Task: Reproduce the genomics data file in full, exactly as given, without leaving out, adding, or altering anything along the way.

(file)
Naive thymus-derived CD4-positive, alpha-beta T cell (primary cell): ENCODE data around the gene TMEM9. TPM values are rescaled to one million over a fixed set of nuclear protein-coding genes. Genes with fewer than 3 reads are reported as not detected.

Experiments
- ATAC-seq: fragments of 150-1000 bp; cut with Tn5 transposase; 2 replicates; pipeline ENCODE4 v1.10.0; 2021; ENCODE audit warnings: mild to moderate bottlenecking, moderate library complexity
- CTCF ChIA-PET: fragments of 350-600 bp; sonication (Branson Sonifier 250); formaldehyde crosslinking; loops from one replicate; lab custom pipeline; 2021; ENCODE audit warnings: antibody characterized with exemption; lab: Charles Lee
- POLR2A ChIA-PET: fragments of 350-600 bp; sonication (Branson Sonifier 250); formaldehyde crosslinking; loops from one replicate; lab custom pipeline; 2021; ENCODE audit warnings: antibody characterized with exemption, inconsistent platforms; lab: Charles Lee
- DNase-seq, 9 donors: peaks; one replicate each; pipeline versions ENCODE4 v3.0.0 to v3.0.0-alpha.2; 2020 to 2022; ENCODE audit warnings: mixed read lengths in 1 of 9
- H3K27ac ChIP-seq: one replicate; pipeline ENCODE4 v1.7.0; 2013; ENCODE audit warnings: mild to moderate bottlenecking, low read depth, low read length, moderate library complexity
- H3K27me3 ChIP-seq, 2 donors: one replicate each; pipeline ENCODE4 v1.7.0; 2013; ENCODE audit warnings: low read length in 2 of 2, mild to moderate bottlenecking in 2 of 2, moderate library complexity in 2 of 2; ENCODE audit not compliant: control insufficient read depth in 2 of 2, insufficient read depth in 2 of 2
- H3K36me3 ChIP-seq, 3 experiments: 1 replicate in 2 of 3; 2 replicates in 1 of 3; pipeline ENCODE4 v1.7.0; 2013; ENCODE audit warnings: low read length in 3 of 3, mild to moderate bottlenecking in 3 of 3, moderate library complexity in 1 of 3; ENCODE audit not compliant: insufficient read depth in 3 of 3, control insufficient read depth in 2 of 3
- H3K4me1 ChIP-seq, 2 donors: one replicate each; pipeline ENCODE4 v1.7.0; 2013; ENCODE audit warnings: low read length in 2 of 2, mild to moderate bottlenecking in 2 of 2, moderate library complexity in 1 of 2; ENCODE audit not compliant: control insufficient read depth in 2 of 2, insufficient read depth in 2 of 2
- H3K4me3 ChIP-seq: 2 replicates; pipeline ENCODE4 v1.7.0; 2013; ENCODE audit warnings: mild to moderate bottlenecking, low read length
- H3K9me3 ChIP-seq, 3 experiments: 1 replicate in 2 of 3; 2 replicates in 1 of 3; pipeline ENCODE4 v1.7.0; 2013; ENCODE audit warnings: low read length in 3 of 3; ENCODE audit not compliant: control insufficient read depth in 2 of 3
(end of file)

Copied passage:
Naive thymus-derived CD4-positive, alpha-beta T cell (primary cell): ENCODE data around the gene TMEM9. TPM values are rescaled to one million over a fixed set of nuclear protein-coding genes. Genes with fewer than 3 reads are reported as not detected.

Experiments
- ATAC-seq: fragments of 150-1000 bp; cut with Tn5 transposase; 2 replicates; pipeline ENCODE4 v1.10.0; 2021; ENCODE audit warnings: mild to moderate bottlenecking, moderate library complexity
- CTCF ChIA-PET: fragments of 350-600 bp; sonication (Branson Sonifier 250); formaldehyde crosslinking; loops from one replicate; lab custom pipeline; 2021; ENCODE audit warnings: antibody characterized with exemption; lab: Charles Lee
- POLR2A ChIA-PET: fragments of 350-600 bp; sonication (Branson Sonifier 250); formaldehyde crosslinking; loops from one replicate; lab custom pipeline; 2021; ENCODE audit warnings: antibody characterized with exemption, inconsistent platforms; lab: Charles Lee
- DNase-seq, 9 donors: peaks; one replicate each; pipeline versions ENCODE4 v3.0.0 to v3.0.0-alpha.2; 2020 to 2022; ENCODE audit warnings: mixed read lengths in 1 of 9
- H3K27ac ChIP-seq: one replicate; pipeline ENCODE4 v1.7.0; 2013; ENCODE audit warnings: mild to moderate bottlenecking, low read depth, low read length, moderate library complexity
- H3K27me3 ChIP-seq, 2 donors: one replicate each; pipeline ENCODE4 v1.7.0; 2013; ENCODE audit warnings: low read length in 2 of 2, mild to moderate bottlenecking in 2 of 2, moderate library complexity in 2 of 2; ENCODE audit not compliant: control insufficient read depth in 2 of 2, insufficient read depth in 2 of 2
- H3K36me3 ChIP-seq, 3 experiments: 1 replicate in 2 of 3; 2 replicates in 1 of 3; pipeline ENCODE4 v1.7.0; 2013; ENCODE audit warnings: low read length in 3 of 3, mild to moderate bottlenecking in 3 of 3, moderate library complexity in 1 of 3; ENCODE audit not compliant: insufficient read depth in 3 of 3, control insufficient read depth in 2 of 3
- H3K4me1 ChIP-seq, 2 donors: one replicate each; pipeline ENCODE4 v1.7.0; 2013; ENCODE audit warnings: low read length in 2 of 2, mild to moderate bottlenecking in 2 of 2, moderate library complexity in 1 of 2; ENCODE audit not compliant: control insufficient read depth in 2 of 2, insufficient read depth in 2 of 2
- H3K4me3 ChIP-seq: 2 replicates; pipeline ENCODE4 v1.7.0; 2013; ENCODE audit warnings: mild to moderate bottlenecking, low read length
- H3K9me3 ChIP-seq, 3 experiments: 1 replicate in 2 of 3; 2 replicates in 1 of 3; pipeline ENCODE4 v1.7.0; 2013; ENCODE audit warnings: low read length in 3 of 3; ENCODE audit not compliant: control insufficient read depth in 2 of 3